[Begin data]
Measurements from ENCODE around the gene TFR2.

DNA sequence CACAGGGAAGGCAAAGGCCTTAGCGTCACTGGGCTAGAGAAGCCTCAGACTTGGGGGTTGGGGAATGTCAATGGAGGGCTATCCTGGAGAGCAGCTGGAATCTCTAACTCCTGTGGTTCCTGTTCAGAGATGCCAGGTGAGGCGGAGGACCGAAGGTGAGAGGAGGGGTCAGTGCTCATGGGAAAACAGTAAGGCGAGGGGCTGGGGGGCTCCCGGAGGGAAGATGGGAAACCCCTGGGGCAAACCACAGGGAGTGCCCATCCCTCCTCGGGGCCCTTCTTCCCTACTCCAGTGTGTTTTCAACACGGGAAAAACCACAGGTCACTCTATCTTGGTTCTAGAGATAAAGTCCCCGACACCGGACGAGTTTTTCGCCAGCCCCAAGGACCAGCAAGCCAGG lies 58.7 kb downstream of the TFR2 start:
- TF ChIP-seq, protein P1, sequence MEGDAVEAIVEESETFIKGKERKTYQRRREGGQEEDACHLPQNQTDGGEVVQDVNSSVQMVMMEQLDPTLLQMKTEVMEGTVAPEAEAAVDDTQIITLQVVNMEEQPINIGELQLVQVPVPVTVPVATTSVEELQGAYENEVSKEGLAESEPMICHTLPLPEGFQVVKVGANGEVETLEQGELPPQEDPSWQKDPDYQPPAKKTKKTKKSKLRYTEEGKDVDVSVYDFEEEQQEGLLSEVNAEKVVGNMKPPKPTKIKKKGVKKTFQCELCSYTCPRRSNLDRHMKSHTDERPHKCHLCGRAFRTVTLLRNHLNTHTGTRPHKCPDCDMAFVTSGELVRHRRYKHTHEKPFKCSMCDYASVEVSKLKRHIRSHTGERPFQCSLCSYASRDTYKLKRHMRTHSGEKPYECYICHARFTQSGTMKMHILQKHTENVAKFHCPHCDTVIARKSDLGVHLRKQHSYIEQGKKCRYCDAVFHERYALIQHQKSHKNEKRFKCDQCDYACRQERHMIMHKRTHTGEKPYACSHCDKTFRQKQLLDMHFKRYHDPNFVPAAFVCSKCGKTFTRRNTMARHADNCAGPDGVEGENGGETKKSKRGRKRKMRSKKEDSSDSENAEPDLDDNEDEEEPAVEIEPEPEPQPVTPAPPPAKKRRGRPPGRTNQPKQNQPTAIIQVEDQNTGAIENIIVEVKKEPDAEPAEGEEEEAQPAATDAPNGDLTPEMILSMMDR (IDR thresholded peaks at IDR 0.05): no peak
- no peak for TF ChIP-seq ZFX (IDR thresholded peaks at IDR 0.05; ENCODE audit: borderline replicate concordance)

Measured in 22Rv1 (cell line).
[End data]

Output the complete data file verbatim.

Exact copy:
Measurements from ENCODE around the gene TFR2.

DNA sequence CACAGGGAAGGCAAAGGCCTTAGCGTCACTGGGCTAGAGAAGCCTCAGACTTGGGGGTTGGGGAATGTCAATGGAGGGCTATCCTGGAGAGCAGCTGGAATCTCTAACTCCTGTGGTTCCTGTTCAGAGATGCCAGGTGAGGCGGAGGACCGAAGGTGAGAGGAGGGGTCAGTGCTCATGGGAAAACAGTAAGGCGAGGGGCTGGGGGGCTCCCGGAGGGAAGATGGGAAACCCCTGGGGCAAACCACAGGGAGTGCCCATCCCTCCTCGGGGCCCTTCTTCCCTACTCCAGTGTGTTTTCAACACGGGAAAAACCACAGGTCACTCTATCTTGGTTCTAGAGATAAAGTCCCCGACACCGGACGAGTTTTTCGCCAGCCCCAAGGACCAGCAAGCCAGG lies 58.7 kb downstream of the TFR2 start:
- TF ChIP-seq, protein P1, sequence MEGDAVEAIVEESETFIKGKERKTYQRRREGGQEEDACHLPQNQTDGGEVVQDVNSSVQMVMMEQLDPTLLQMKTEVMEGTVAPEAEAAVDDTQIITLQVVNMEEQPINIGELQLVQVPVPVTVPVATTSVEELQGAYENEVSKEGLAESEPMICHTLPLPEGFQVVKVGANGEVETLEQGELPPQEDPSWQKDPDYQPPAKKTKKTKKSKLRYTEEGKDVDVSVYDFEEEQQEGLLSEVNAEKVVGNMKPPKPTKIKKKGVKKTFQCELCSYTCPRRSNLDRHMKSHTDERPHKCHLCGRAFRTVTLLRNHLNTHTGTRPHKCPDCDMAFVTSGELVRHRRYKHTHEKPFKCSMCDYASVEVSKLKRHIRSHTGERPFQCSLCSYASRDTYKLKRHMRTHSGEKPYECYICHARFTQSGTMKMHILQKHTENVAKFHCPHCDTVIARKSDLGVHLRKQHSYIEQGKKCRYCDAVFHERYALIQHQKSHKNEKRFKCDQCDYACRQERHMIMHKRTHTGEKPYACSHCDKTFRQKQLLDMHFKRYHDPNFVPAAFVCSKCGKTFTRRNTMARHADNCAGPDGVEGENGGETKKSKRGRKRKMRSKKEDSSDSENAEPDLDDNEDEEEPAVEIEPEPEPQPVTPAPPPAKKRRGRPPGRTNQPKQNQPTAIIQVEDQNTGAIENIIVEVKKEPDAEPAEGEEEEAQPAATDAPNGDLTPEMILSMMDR (IDR thresholded peaks at IDR 0.05): no peak
- no peak for TF ChIP-seq ZFX (IDR thresholded peaks at IDR 0.05; ENCODE audit: borderline replicate concordance)

Measured in 22Rv1 (cell line).